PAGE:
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6.2.2 Advocacy and Independent Visitors

SCOPE OF THIS CHAPTER

This chapter provides information on the circumstances in which an Advocate or Independent Visitor should be appointed for a Child in Care or Young Person.

RELATED GUIDANCE

The Children Act 1989 Guidance and Regulations Volume 2: Care Planning, Placement and Case Review

AMENDMENT

In December 2016, this chapter was reviewed and updated as required. Section 1.2, Duties of an Advocate is new and Section 2.2, Duties of Independent Visitor has been rewritten.


Contents

1. Advocates
  1.2 Duties of an Advocate
2. Independent Visitors
2.1 When to Appoint
2.2 Duties of Independent Visitor
2.3 Review of Appointment


1. Advocates

The rights of Children in Care to have a say in decisions about their lives in enshrined in the United Nations Convention on the Rights of the Child and in the Children Act 1989.

The appointment of an Advocate for a Child in Care is necessary where a child wishes to be represented at a meeting (for example a Children and Young People in Care Review) or assisted in making a complaint or bringing a matter to the attention of the care provider, the local authority or the Regulatory Authority.

City of York Council has a dedicated Children’s Rights and Advocacy Service, consisting of a Children’s Rights Manager and two Advocacy and Participation Workers and a number of trained and vetted volunteer Advocates.

Information about Speak Up, the Children’s Rights and Advocacy Service, is available on the Showmethatimatter website which contains information about rights and entitlements for children and young people in care.

As soon as any child becomes Looked After completion of the Change Form by the social worker will trigger the Children’s Rights and Advocacy Service to send an introductory letter containing basic information about the Service, and offering to make a visit if additional information or support is desired. (This letter will be sent via the carer if the child is aged under 8 years). This information is also included in the Children and Young People’s Guide to Living in Care that is distributed via the Fostering Support Team shortly after children become looked after.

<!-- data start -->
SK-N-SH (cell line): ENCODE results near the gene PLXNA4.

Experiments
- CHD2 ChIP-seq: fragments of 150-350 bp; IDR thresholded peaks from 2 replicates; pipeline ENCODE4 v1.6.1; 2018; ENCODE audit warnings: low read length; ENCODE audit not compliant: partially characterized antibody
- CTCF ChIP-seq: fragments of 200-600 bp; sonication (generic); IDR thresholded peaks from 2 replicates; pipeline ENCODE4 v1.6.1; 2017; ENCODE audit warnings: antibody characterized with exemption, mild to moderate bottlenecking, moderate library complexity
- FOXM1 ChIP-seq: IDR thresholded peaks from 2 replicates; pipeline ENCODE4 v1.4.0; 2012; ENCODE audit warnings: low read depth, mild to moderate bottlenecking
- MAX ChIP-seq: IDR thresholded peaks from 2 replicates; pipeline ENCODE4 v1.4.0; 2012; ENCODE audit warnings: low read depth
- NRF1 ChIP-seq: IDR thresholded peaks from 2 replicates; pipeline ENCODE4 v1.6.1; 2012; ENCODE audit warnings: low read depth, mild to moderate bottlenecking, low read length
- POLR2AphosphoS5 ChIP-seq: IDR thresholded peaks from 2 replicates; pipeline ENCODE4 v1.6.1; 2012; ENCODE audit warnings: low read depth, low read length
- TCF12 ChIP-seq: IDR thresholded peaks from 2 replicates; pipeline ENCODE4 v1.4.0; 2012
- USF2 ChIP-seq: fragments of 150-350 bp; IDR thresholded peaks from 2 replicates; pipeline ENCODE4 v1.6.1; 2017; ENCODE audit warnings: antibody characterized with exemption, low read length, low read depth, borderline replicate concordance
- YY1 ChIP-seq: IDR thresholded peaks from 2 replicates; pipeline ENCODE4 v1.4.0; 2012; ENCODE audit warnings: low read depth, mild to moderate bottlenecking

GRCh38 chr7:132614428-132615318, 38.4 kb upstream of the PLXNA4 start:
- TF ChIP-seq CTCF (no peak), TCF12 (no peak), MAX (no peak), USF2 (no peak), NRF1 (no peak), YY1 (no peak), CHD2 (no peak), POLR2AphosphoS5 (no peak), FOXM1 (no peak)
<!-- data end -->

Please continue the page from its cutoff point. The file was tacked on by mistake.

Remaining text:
The availability of this support should also be discussed with children and young people at any time during their care episode by their social worker or Independent Reviewing Officer especially where their wishes and feelings may not be in accordance with plans being made for them. Information should be available in a range of accessible formats, and particular consideration should be given to the needs of disabled children, very young children, children placed out of the local authority area and those with complex communication needs who may benefit greatly from the support of an Advocate.

1.2 Duties of an Advocate

An Advocate’s key objective is to promote children and young people’s central involvement in decisions affecting their lives. The nature of support advocacy provides varies considerably as it is dependent upon each local authority’s commissioning arrangements but every service follows the following core principles:

  • The Advocate should not be directive or judgemental but help the young person to express their view;
  • Young people should be offered full information in expressing their views;
  • Young people should decide upon the best course of action;
  • The Advocate should always remain fully supportive of the young person.


2. Independent Visitors

2.1 When to Appoint

An appointment of an Independent Visitor for a Child in Care must be made:

  • Where it appears to be in the best interests of the child to make such an appointment.

A decision to make the referral for an Independent Visitor will usually be made at a child's Children and Young People in Care Review except where the child is placed in secure accommodation, in which case arrangements must be made by the child’s social worker for the appointment to take place as soon as practicable after the placement.